We know that these things impact health outcomes far more than our choice of hydrochlorothiazide versus lisinopril for hypertension. In fact, social determinants are responsible for most of a patient's health status. Yet currently, our health care system is designed to address illnesses once they appear, rather than to prevent them. Family physicians across the country realize this and are part of a number of innovative approaches to address the problem. They are working in mobile health programs to reach beyond their clinics, writing prescriptions for veggies and exercise, working with drivers to pick up patients for appointments, and developing day centers for seniors. These physicians are leading the way, and it's time for the U.S. health care system at large to catch up.
Comprehensive primary care decreases hospital and ER utilization,(www.healthcarefinancenews.com) as well as mortality.(jamanetwork.com) So why does less than 10% of health care spending in the United States go to primary care?(276 KB PDF)
Looking beyond our own borders, there is evidence that greater investment in primary care and social service systems(www.nejm.org) improves health outcomes. Even within the United States,(www.healthaffairs.org) states with a higher ratio of social services to medical care spending have better outcomes in obesity, mental health, myocardial infarctions and diabetes. By redesigning the way we invest in health care and what we prioritize, we could help our patients live longer, healthier lives and likely cut costs at the same time.
After my first year of medical school, I spent the summer volunteering at a clinic in Bolivia that was a few miles off the main highway. When it rained, the bumpy road became impassable and neither we nor our patients could reach the clinic, leading to many missed appointments and missed opportunities for health care encounters. Although the clinic had a number of needs -- insulin, an ultrasound machine, laboratory improvements, etc. -- the most impactful investment would probably be to fix the road. To make improvements in health care, we have to question underlying assumptions and be creative about where we invest our time, money and energy.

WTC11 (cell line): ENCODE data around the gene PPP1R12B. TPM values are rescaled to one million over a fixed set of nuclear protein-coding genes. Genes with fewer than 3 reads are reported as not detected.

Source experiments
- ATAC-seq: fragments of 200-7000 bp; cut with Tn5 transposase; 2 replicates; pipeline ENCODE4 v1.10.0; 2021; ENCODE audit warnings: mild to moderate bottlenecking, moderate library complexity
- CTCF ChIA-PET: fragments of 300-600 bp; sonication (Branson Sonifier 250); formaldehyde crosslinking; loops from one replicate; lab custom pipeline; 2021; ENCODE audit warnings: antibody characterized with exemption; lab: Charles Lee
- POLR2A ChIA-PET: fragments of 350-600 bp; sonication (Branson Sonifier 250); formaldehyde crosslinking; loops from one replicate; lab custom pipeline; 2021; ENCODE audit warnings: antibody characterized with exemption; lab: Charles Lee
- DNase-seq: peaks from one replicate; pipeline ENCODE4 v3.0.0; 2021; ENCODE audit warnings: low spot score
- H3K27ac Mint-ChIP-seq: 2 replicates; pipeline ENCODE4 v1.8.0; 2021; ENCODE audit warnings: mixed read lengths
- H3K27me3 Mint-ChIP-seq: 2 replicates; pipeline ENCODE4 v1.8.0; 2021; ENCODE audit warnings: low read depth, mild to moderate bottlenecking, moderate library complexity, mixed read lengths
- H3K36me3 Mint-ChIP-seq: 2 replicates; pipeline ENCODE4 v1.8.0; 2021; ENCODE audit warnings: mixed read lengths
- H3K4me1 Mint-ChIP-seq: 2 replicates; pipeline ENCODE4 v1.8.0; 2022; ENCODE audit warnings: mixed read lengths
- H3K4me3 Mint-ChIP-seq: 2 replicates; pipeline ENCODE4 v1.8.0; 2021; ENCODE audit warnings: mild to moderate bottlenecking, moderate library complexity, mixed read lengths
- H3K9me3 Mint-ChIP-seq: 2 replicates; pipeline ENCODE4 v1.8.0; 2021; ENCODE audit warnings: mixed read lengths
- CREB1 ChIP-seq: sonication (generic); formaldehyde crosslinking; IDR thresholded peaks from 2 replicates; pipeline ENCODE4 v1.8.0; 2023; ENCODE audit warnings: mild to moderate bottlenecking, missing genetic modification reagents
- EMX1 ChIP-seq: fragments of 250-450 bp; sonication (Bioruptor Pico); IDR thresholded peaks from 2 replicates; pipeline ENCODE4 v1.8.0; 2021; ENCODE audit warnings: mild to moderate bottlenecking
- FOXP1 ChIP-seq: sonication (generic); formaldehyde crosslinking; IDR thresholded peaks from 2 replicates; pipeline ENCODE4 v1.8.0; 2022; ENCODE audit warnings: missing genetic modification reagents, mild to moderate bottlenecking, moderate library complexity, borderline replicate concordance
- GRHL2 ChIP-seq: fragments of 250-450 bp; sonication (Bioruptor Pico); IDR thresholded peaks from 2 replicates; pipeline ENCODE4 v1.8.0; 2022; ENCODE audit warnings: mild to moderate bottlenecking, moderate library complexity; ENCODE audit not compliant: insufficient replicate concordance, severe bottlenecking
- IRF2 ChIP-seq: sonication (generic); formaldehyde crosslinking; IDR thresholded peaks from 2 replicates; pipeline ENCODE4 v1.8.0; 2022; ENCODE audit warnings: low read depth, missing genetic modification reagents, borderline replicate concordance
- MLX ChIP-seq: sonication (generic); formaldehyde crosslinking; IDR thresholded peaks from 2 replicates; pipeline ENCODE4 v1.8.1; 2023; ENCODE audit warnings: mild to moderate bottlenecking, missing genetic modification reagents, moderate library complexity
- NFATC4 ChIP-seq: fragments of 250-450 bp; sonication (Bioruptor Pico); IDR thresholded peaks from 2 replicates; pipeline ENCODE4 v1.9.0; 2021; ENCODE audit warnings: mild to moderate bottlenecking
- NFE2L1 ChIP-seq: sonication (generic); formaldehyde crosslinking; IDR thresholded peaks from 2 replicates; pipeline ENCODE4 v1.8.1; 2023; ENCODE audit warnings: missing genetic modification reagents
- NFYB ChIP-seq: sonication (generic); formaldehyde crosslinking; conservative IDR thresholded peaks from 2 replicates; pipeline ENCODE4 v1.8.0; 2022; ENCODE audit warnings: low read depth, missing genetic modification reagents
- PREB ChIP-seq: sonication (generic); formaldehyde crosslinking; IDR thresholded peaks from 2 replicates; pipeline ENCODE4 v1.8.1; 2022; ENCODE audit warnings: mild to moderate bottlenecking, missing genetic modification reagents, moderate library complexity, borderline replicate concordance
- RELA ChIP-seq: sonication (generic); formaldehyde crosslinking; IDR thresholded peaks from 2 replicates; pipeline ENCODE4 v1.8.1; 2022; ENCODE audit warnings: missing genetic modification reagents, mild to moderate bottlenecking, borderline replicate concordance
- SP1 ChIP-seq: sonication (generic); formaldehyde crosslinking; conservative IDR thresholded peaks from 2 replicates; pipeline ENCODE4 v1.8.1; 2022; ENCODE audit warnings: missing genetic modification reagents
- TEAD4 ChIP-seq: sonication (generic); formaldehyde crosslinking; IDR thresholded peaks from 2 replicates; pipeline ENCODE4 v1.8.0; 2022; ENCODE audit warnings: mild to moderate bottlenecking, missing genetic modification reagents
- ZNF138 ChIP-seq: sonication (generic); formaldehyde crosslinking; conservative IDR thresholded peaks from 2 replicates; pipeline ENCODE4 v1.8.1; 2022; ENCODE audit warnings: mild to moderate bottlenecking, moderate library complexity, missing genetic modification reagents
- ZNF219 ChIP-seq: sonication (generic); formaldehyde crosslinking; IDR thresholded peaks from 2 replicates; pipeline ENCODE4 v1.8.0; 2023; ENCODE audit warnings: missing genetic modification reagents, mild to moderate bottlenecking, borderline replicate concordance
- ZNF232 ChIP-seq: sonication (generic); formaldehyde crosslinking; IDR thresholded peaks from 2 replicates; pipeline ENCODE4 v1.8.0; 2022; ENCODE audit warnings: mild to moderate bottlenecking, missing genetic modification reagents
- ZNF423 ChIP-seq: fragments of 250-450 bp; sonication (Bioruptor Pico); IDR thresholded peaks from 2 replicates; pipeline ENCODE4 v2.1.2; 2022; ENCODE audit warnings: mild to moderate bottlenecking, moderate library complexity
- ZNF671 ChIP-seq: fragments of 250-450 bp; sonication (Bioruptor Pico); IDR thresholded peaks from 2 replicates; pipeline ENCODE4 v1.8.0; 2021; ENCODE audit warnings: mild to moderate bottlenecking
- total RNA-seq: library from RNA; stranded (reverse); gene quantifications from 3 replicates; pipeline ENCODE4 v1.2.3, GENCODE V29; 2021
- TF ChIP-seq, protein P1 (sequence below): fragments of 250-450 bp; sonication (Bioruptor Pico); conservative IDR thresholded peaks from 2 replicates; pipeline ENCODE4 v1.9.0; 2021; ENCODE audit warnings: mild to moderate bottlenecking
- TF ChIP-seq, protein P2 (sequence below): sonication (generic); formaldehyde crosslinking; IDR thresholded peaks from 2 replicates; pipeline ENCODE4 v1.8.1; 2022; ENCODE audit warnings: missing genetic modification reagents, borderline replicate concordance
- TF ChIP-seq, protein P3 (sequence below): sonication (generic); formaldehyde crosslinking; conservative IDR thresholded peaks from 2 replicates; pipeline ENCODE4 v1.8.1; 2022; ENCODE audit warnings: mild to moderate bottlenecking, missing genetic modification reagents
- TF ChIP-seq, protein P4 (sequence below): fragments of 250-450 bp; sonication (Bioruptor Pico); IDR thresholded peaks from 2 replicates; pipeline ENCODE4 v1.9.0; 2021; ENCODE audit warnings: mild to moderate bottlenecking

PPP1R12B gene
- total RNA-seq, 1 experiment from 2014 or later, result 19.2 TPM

As for Mrs. G's case, I have to wonder if the $40 she was given at discharge was the reason she stayed out of the hospital. The ethics of giving a patient cash aside, this is an example of a simple solution to a complex health care problem, resulting in lower costs and better health. A member of our health care team recently suggested to an insurance company that if they arranged dialysis transportation, they'd likely save thousands of dollars in hospitalization costs. More importantly, our patient could spend more of her life at home and less time in the hospital.
As CMS and other entities begin to get on board with the redesign of our health care system, family physicians have an opportunity to lead the way. What needs do our patients have that, if addressed, could keep them healthy and out of the hospital? How can we advocate for programs and policies that address these needs?
I dream of a day when my inpatient rounding list is sparse, hospital beds are largely empty and the patients that do occupy those beds are facing unexpected health events despite their access to comprehensive primary care within a well-functioning public health system. Until then, let's continue to think outside the box about how to build a health care system that truly promotes health for all.
Posted at 01:57PM May 20, 2019 by Michelle Byrne, M.D., M.P.H.